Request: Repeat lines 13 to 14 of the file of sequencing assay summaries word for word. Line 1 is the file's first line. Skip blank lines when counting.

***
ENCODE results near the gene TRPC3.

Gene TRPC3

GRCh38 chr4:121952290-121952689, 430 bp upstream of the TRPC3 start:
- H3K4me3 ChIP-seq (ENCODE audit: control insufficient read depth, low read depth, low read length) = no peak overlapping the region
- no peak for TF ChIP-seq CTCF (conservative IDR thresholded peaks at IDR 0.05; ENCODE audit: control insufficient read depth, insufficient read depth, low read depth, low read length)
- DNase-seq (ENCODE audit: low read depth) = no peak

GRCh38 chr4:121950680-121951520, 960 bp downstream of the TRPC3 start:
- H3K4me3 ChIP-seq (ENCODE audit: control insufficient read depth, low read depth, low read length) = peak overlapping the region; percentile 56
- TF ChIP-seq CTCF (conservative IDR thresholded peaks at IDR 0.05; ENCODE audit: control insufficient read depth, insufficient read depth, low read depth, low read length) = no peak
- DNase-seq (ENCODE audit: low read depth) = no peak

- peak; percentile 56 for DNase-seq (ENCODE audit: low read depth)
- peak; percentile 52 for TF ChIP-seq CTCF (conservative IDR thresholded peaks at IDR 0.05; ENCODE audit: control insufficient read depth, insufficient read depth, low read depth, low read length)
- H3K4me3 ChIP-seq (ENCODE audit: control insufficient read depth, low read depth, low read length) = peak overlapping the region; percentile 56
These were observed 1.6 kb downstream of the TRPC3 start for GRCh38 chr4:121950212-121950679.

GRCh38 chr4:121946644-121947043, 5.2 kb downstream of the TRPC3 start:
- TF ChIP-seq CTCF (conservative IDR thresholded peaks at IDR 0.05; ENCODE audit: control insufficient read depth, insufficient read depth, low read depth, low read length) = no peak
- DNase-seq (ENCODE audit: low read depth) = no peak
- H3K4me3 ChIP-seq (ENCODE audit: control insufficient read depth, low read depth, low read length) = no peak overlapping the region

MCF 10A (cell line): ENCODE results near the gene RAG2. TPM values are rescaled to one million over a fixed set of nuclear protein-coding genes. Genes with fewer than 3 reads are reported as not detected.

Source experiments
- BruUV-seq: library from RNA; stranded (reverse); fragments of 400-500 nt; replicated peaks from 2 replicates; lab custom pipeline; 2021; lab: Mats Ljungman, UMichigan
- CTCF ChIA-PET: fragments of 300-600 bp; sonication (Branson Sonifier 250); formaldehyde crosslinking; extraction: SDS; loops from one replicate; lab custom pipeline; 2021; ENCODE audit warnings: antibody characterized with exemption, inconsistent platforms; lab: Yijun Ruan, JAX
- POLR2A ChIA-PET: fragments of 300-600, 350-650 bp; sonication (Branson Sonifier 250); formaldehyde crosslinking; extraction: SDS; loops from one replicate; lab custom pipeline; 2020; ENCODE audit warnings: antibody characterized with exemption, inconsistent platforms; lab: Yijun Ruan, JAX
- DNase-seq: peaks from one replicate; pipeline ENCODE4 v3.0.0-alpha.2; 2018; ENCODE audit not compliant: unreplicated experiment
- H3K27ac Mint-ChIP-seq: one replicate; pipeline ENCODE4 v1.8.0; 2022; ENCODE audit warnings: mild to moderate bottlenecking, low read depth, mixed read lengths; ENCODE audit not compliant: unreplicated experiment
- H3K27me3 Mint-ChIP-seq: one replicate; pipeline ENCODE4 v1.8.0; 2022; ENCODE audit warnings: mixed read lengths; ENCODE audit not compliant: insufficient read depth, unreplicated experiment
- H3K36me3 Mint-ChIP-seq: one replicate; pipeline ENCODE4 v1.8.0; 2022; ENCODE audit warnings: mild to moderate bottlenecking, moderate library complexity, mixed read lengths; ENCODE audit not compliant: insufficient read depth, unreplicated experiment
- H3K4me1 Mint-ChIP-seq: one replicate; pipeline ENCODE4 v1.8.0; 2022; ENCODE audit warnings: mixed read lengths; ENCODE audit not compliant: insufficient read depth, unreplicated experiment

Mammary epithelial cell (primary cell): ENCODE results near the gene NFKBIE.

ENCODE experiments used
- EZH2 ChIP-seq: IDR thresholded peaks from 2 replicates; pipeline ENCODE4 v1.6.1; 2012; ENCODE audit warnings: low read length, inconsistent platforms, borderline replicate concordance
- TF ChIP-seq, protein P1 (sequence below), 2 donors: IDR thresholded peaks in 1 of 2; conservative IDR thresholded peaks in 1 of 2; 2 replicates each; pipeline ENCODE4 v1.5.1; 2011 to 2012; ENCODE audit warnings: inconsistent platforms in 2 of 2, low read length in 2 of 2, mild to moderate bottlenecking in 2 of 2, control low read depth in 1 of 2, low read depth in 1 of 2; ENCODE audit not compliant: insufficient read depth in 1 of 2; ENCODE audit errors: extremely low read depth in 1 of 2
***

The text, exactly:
- H3K4me3 ChIP-seq (ENCODE audit: control insufficient read depth, low read depth, low read length) = peak overlapping the region; percentile 56
These were observed 1.6 kb downstream of the TRPC3 start for GRCh38 chr4:121950212-121950679.